Who says there is no humor in math?By Queena N. Lee-Chua
Philippine Daily Inquirer
Reader Gino Ledesma forwarded these allegedly real-life answers to mathematics and physics examinations by students in the United States:
Question: Expand (a + b)n.
Answer: ( a + b )n = ( a + b )n = ( a + b)n
Question: The water of the earth’s oceans stores lots of heat. An engineer designed an ocean liner that would extract heat from the ocean’s waters at 10°C and reject heat to the atmosphere at 20°C. He thought he had a good idea, but his boss fired him. Explain.
Answer: He slept with his boss’ wife.
Maria Angeli Reyes of De La Salle University (DLSU) Manila forwarded a humorous answer in a biology test:
Question: How would you verify that the mutants identified by phenotype in your screen are true loss of function jaw-D mutations?
Answer: Use the radioactive ooze from Teenage Mutant Ninja Turtles!
Suffer the little children
Allan Reyes of Metrobank Foundation sent the following anecdotes, proving that we should not mess around with kids.
The teacher said it was impossible for a whale to swallow a man because, even though it was a very large mammal, its throat was small. But a little girl said Jonah was swallowed by a whale. Irritated, the teacher repeated that a whale could not swallow a human.
The little girl said, “When I get to heaven I will ask Jonah.”
The teacher asked, “What if Jonah went to hell?”
The little girl replied, “Then you ask him.”
The teacher was trying to persuade her class to buy a copy of the class picture. “Just think how nice it will be to look at it when you are all grown up and say, ‘There’s Jennifer, she’s a lawyer,’ or ’That’s Michael, he’s a doctor.’”
Then a small voice rang out, “And there’s the teacher, she’s dead.”
During a lesson on blood circulation, the teacher said, “Now, class, if I stood on my head, the blood would run into it, and I would turn red in the face.”
“Then why is it that while I am standing upright, the blood doesn’t run into my feet?”
A voice shouted, “Because your feet aren’t empty, unlike your head!”
The children were standing in line in the cafeteria. On a table was a pile of apples. The teacher posted this note on the apple tray: “Take only one. God is watching.”
At the other end of the table was a pile of cookies. A child had written a note, “Take all you want. God is watching the apples.”
Rizal and math
Aleli Domingo of the University of the Philippines Los Baños offers “proof” that Jose Rizal’s beloved mother Teodora Alonzo was a math aficionado. The national hero himself said so in the Rizal-Blumentritt Correspondence, and we all know that she was Rizal’s first teacher (in math and in everything else).
For Rizal, math was not an alien language. While in exile in Dapitan, he described his surroundings to his friend Ferdinand Blumentritt this way: “I have a square house, a hexagonal house and an octagonal house—all made of bamboo, wood and palm leaves. My mother, my sister Trinidad, my nephew and I live in the quadratic house. In the octagonal house live my ‘boys,’ the lads whom I teach mathematics, Spanish and English—and sometimes a patient, on whom I have just operated. The chickens are lodged in the hexagonal house.”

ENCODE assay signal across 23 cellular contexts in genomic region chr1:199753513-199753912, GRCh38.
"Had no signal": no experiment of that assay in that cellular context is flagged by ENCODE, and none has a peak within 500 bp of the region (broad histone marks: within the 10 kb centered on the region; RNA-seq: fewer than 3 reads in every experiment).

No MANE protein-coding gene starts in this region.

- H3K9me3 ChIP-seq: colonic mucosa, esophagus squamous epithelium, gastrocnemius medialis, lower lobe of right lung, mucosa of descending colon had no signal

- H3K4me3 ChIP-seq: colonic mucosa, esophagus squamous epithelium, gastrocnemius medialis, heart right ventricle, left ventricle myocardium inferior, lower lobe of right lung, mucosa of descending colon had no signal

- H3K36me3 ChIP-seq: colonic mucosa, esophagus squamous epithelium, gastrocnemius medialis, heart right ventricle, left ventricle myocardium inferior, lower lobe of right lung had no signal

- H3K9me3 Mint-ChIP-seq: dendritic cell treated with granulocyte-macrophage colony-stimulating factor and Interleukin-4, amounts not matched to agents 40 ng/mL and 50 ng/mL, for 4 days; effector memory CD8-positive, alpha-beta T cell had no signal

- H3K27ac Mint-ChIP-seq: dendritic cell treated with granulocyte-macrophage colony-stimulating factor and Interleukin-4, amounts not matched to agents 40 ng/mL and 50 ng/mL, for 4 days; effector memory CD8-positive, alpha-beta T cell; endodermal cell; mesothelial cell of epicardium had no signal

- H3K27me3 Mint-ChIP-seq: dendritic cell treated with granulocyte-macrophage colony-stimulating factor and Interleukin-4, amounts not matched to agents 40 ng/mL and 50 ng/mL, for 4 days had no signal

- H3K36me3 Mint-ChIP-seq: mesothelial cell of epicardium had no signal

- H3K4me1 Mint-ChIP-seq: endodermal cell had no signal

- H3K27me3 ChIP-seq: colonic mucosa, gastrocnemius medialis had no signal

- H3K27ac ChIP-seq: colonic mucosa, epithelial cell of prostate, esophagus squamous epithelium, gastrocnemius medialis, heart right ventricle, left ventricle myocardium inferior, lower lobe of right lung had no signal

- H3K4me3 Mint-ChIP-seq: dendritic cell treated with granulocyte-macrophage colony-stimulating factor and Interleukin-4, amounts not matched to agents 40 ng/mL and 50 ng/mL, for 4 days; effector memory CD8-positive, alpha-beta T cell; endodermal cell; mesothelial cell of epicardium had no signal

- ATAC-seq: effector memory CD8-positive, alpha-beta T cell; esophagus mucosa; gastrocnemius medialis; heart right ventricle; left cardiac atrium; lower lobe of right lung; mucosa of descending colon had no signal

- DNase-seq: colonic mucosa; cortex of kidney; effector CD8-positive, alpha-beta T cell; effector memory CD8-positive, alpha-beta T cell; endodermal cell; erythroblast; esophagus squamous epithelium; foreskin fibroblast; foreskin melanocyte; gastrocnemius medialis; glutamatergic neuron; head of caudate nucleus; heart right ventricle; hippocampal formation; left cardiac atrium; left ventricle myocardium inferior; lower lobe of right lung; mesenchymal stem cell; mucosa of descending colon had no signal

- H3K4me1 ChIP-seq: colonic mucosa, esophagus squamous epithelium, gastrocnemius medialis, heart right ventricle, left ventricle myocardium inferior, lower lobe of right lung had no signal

Rizal also read “Scientific American,” one of the foremost science periodicals up to this day. The national hero is a role model for all students and teachers, not only because of his patriotism, but also because of his interest in abstract ideas.
Multiplication by hand is a challenge for most primary school children (and many adults). But we can take a cue from the Chinese, who are known for thinking in geometric, not just algebraic, terms.
Critic Isagani Cruz, professor emeritus of DLSU, recommends the following video on Facebook, which shows in detail how lines and angles can make multiplying big numbers so much easier: www.facebook.com/video/video.php?
v=81750978802. No memorization of multiplication tables required!
Flordeliza Francisco of the Ateneo de Manila math department recommends the web site Theorem of the Day www.theoremoftheday.org, which is suitable for advanced high school, college science major and graduate students.
Some theorems should be familiar, such as the Remainder Theorem (taken in basic algebra) or De Morgan’s Theorem (encountered in lessons on sets). However, most of the theorems require some thought, such as the Bungers-Lehmer Theorem on Cyclotonic Coefficients (which I first encountered on this site, but which was nonetheless fascinating).
According to site creator Robin Whitty, “Turn the theorem over in your mind; try to follow the example, if one is given; if you are studying it online, follow the web link, which will provide a pictorial interpretation, a proof or even a clever animation.”
“Some [theorems] are harder than others,” he says, “I hope even the most difficult … offer something of wonder.”
E-mail the author at blessbook@
More from this Column:
- Do not forget the poor
- Everyone is blessed
- Exceeding expectations
- Lessons from a dog
- Funny celebrity speeches at Harvard